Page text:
The Post also reported that al-Qahtani’s treatment was so extreme he had to be hospitalized twice and at one point his heart rate dropped to 35 beats per minute. In 2007, an FBI report found that detainees “were chained hand and foot in a fetal position to the floor for 18 hours or more, urinating and defecating on themselves.” Similarly, in 2004, the Red Cross reported “cruel, inhumane and degrading” treatment which was approaching “torture.”

Sounds like a veritible luxury resort, doesn't it just? Makes you wonder why detainees demanded habeas corpus rights - I mean, who'd ever want to leave such a ritzy place?

As far as group-level stupid goes, the Republicon strategy of obstructing for the sake of obstruction is well underway:

Congressional Republicans forced a brief but unnecessary delay on Hillary Clinton's nomination, and have forced additional delays on the confirmation of the next Attorney General and Treasury Secretary. Today we learned that another conservative Republican senator is standing in the way of EPA nominee Lisa Jackson and Council on Environmental Quality nominee Nancy Sutley.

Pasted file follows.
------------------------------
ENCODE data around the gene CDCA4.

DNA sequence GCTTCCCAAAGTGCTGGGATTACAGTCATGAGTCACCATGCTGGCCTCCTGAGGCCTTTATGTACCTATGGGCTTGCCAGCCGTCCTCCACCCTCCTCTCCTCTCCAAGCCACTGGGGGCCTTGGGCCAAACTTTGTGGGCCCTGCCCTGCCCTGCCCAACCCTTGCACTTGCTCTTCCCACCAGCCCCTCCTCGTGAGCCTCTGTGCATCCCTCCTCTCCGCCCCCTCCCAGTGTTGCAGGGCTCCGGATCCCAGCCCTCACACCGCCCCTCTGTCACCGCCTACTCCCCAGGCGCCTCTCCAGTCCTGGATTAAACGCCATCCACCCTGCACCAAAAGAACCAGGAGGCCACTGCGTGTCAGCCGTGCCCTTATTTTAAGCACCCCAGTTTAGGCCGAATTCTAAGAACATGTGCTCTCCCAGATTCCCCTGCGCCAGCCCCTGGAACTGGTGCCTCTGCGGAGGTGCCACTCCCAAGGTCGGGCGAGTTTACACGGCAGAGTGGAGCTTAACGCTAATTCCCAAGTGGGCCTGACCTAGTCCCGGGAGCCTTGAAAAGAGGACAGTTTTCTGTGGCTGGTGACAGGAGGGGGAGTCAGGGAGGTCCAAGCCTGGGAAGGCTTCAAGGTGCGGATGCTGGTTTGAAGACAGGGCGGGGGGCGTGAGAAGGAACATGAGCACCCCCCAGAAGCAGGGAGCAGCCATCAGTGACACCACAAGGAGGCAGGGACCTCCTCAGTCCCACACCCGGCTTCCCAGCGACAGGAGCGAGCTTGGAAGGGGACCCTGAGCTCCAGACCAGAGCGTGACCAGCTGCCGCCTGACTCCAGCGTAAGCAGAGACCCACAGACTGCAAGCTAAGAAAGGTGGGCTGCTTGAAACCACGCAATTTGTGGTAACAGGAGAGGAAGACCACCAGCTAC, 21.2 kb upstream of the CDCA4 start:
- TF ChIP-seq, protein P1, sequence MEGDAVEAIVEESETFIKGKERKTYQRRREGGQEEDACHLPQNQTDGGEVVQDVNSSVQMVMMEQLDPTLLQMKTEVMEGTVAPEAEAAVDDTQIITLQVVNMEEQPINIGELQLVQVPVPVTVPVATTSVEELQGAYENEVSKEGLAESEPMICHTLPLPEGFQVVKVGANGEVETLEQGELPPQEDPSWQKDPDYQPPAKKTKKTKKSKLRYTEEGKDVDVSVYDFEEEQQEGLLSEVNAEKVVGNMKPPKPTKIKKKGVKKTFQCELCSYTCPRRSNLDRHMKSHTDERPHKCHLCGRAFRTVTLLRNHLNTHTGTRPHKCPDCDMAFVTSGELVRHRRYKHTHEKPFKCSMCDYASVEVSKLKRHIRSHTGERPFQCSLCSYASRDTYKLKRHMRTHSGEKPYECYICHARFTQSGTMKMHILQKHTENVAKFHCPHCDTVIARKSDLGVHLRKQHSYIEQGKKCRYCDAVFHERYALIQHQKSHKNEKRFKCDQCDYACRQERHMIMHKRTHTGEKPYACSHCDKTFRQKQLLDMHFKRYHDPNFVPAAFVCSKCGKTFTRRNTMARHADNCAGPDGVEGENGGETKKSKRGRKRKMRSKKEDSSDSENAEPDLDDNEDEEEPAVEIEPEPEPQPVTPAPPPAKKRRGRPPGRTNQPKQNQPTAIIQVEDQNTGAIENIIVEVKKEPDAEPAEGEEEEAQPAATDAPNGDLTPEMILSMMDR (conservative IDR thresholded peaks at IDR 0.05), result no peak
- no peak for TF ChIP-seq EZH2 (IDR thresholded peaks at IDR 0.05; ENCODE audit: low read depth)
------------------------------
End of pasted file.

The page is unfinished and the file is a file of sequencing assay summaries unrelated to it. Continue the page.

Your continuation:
David Kurtz wonders what the Republicans are thinking.

Think about it for a minute. This is the Republican Party circa 2009: pro-torture and pro-global warming. This is what they're staking their claims on. And willing to obstruct a wildly popular new President in the midst of not just a national economic crisis, but a convergence of international crises of which economic collapse is just one.